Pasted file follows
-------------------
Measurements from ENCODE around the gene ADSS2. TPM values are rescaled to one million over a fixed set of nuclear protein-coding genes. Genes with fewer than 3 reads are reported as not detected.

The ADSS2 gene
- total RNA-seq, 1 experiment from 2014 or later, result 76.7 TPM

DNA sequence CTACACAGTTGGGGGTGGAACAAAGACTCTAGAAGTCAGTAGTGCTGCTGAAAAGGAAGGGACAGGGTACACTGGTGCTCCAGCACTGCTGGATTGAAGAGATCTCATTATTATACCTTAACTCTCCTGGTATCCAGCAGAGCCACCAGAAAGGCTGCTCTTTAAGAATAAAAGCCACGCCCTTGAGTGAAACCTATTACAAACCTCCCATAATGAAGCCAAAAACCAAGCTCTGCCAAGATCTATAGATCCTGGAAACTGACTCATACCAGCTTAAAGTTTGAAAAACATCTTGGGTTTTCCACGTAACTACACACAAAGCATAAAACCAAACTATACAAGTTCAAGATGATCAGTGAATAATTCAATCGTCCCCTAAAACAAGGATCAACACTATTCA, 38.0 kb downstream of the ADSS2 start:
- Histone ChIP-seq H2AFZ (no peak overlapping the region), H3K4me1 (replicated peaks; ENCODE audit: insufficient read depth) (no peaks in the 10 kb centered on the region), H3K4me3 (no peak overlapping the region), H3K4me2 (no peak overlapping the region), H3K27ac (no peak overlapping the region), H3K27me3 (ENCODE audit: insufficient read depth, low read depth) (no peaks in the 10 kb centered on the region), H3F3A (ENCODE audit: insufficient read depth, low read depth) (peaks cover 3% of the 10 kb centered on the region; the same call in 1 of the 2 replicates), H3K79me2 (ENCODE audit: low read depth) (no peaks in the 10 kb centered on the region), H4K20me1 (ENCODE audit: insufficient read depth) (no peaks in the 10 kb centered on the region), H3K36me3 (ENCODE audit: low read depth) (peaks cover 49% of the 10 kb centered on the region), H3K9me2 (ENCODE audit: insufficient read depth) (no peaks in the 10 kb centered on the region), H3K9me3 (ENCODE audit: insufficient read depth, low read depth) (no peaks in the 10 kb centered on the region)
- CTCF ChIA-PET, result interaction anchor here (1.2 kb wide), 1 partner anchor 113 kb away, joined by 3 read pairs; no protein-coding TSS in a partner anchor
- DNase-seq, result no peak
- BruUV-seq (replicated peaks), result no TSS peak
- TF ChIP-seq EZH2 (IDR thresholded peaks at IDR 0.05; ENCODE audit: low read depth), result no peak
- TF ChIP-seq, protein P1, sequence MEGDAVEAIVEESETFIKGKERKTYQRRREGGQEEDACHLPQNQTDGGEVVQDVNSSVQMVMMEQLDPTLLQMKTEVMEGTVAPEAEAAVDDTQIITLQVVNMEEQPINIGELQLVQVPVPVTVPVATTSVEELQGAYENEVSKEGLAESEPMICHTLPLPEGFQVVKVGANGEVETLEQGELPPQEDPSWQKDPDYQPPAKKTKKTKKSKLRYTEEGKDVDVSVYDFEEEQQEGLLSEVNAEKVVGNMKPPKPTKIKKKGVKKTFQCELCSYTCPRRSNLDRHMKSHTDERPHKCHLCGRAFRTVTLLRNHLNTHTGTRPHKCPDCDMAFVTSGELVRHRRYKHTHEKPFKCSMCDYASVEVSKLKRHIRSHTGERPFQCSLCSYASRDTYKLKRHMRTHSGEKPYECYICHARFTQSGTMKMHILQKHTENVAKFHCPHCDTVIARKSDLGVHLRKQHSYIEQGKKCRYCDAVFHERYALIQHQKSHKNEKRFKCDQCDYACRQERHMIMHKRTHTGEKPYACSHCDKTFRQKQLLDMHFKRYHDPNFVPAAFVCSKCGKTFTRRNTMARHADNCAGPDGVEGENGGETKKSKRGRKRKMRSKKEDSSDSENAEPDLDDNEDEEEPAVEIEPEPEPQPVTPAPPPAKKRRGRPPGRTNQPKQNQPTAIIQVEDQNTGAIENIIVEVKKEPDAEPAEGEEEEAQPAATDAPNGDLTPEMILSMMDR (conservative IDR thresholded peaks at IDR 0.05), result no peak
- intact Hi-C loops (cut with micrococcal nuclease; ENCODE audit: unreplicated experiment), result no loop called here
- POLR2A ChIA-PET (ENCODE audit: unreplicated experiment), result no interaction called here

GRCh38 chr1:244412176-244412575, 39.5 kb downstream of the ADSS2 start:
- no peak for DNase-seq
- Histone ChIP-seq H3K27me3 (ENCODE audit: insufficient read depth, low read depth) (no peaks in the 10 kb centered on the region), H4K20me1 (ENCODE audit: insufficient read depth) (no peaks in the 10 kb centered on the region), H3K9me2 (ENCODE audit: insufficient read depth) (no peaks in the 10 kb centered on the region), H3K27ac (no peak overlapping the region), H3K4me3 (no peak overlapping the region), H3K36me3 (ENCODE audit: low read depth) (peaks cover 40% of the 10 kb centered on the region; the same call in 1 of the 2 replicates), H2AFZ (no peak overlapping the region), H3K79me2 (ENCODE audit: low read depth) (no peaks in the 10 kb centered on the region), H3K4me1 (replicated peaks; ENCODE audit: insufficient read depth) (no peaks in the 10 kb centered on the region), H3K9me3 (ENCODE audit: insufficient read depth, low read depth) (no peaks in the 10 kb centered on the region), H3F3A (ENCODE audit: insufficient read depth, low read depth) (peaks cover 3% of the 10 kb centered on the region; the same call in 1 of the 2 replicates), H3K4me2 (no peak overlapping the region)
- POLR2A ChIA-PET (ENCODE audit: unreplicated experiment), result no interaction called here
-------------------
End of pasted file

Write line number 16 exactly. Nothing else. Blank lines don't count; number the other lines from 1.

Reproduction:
- POLR2A ChIA-PET (ENCODE audit: unreplicated experiment), result no interaction called here